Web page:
Five Victims Identified In Deadly Highway 12 Head-On Collision: Two Toddlers, Three Women Dead

A high-speed, head-on collision on California’s Highway 12 on Saturday night has left two toddlers and three young women dead: deaths that could have been avoided, according to Highway Patrol. The coroner’s office today announced that the five victims identified in the deadly highway 12 head-on collision are two toddlers and three young women, all of whom are Modesto, California residents. Fox 40named the three victims of the head-on collision whose identities have been released.

“[three of the five] victims who were identified early Sunday afternoon are three-year-old Adelayana Ortiz, 17-year-old Aaliyah Buenrostro and 21-year-old Annalicia Montoya,” said Fox 40′s report. “The identities of the remaining victims will be released after the families are notified.”

Four of the five victims identified in the deadly highway 12 head-on collision died instantly. (Photo by Ian Waldie/Getty Images)

The tragic and deadly highway 12 head-on collision occurred at about 5:35 P.M. on Saturday evening near Rio Vista in California. All five passengers in the Honda Civic were killed when the Honda’s driver — travelling east on the two-lane highway in Isleton — collided at high speed with a Chevy Silverado while trying to overtake multiple vehicles.

California Highway Patrol told Fox 40 earlier today that the five victims identified in the deadly highway 12 head-on collision — all under the age of 25 — could have saved and the collision avoided. CHP Public Information officer Michael Bradley explained that the driver of the Honda Civic — carrying two toddlers and two other young women — was attempting to overtake a number of vehicles at high speed when it collided head-on with a Chevy Silverado.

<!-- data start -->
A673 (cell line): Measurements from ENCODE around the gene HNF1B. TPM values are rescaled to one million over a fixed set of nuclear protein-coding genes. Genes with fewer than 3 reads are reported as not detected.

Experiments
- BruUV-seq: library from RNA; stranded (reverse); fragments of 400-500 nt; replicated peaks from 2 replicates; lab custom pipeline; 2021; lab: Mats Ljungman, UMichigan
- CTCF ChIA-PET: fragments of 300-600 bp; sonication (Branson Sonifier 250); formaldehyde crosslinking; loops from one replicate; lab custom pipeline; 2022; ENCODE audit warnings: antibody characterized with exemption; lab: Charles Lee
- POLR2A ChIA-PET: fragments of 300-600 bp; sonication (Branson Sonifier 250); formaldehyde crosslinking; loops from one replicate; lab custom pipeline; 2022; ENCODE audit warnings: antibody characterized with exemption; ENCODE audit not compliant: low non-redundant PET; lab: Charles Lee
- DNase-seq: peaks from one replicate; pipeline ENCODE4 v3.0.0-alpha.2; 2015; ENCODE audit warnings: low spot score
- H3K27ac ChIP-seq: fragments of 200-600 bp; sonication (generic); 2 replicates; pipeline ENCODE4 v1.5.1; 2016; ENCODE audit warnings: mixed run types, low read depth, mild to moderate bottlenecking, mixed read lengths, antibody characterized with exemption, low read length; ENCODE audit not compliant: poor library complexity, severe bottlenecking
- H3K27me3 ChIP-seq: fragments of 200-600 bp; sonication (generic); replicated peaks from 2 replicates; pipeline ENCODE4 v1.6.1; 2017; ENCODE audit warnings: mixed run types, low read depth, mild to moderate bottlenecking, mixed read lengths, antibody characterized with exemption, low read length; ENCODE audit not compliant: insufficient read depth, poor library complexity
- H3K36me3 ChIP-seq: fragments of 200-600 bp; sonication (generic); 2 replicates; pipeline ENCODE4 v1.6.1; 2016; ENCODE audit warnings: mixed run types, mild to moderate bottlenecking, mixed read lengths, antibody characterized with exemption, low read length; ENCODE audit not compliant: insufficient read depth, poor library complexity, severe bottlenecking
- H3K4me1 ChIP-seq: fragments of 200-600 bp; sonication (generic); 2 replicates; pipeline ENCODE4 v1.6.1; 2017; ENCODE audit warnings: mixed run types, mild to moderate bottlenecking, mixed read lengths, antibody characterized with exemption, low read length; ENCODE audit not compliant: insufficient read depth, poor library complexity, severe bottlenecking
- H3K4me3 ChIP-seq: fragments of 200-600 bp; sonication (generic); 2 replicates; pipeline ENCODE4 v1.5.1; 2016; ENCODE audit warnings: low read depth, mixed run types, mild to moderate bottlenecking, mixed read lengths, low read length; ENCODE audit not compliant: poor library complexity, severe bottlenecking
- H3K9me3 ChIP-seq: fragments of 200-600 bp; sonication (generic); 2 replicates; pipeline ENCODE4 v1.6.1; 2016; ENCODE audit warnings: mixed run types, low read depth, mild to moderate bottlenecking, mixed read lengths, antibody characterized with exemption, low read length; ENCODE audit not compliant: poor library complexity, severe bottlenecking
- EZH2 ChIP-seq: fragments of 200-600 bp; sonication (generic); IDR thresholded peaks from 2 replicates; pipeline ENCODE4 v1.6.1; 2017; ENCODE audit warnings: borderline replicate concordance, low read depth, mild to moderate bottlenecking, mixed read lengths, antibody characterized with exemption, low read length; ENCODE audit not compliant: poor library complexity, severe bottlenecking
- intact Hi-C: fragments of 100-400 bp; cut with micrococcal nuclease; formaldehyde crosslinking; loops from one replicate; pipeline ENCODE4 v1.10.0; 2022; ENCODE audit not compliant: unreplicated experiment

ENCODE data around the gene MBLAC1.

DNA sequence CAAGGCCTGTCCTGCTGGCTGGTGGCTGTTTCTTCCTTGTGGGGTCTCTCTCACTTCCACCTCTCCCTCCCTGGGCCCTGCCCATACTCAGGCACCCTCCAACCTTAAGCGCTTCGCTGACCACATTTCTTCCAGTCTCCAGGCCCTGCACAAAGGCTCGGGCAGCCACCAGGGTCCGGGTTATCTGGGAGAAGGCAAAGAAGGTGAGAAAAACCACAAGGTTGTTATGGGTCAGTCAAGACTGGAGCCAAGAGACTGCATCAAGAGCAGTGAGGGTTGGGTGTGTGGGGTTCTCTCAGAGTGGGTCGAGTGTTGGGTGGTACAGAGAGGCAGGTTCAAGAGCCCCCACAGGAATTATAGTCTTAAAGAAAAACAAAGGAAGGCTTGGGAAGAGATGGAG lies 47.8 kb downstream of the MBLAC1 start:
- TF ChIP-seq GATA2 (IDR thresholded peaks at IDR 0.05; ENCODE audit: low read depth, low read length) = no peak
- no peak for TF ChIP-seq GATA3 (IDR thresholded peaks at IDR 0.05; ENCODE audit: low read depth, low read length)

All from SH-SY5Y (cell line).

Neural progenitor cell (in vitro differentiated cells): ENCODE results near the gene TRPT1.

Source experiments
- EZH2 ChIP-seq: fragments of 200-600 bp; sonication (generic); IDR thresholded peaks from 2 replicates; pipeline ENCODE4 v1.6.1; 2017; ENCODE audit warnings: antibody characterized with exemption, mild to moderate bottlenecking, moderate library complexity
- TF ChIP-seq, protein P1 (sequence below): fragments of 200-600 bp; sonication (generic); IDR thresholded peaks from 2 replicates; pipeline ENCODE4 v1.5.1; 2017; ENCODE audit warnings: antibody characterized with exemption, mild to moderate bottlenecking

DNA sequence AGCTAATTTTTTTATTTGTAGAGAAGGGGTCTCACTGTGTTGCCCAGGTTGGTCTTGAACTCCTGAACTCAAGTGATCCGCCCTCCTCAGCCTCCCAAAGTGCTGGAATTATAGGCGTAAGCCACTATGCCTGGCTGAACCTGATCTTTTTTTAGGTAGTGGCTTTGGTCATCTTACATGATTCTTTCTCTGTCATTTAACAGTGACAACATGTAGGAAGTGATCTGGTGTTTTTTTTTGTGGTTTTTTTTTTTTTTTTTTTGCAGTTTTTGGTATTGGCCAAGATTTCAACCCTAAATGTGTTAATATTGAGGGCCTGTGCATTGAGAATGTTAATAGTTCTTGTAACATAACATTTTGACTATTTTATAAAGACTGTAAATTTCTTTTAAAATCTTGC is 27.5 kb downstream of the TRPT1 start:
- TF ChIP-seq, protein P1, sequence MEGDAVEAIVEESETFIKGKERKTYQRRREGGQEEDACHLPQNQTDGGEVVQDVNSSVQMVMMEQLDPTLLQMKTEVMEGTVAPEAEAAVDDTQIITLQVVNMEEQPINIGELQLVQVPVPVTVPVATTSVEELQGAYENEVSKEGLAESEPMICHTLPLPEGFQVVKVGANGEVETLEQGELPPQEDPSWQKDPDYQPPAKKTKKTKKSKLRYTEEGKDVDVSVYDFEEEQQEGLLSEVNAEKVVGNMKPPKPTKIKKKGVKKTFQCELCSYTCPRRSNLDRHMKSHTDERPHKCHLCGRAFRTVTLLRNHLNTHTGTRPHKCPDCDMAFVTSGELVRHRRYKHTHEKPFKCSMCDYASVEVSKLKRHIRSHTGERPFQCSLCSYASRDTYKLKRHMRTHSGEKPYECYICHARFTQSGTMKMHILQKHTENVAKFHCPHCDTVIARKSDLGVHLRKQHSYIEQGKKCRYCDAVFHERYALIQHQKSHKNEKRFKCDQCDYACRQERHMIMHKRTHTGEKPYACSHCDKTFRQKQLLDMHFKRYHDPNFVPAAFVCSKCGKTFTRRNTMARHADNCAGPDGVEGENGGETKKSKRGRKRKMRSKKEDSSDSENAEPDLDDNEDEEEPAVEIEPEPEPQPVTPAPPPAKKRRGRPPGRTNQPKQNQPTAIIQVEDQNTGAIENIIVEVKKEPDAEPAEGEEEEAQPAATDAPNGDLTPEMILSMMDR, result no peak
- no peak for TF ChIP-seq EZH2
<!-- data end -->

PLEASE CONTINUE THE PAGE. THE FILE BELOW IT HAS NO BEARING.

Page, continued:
“Traffic in his area usually travels 55 to 60 mph, and when you’re passing at that speed and the other vehicles coming the other direction, passing is unsafe at that point,” said Bradley to Fox 40.

Which of the women was driving the vehicle at the time of the collision is not known. Four of the five victims identified in the deadly highway 12 head-on collision are known to have died at the scene — most likely, instantly — while one toddler was taken to hospital, where she died shortly after.

“… four of the five passengers — two women, a teenager and one toddler — died on the scene. One other three-year-old girl in the car was transported to the hospital with serious injuries, but later succumbed to her injuries,” reports Fox 40.

The four Silverado passengers suffered minor injuries in the head-on collision and were transported to hospital for treatment and recovery.

The deaths of the five victims identified in the deadly Highway 12 head-on collision, including a teenager and three toddlers, are a tragic and earth-shattering reminder of the often-forgotten danger of driving. The Association for Safe International Road Travel states that nearly 1.3 million people die in road collisions each year — that’s over 3,200 a day — with over half of the victims being young adults aged 15-44 years old.

“Road crashes are the leading cause of death among young people ages 15-29, and the second leading cause of death worldwide among young people ages 5-14,” states ASIRT, making Saturday’s head-on collision a tragically typical incidence of deaths on the road.

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California Highway Patrol believes the head-on collision could have been avoided with better judgment on the driver's part. (Photo by Ian Waldie/Getty Images)
California Highway Patrol believes the head-on collision could have been avoided with better judgment on the driver's part. (Photo by Ian Waldie/Getty Images)

CHP officer Michael Bradley emphasized the tragic and fatal errors in judgment that lead young drivers — who are, by nature, more impulsive — to attempt maneuvers on the road, such as that which led to Saturday’s deadly highway 12 head-on collision and the five young victims’ deaths.

“It’s unfortunate that somebody would take that chance on a busy stretch of freeway here and it would make a difference of maybe two or three minutes in your travel time,” Bradley said to Fox 40.

The deadly highway 12 head-on collision had traffic backed up on the Lodi-Fairfield thoroughfare for hours following the occurrence. The remaining two names of the five victims identified in the head-on collision are expected to be released in the coming days.

[Photo by David McNew/Getty Images]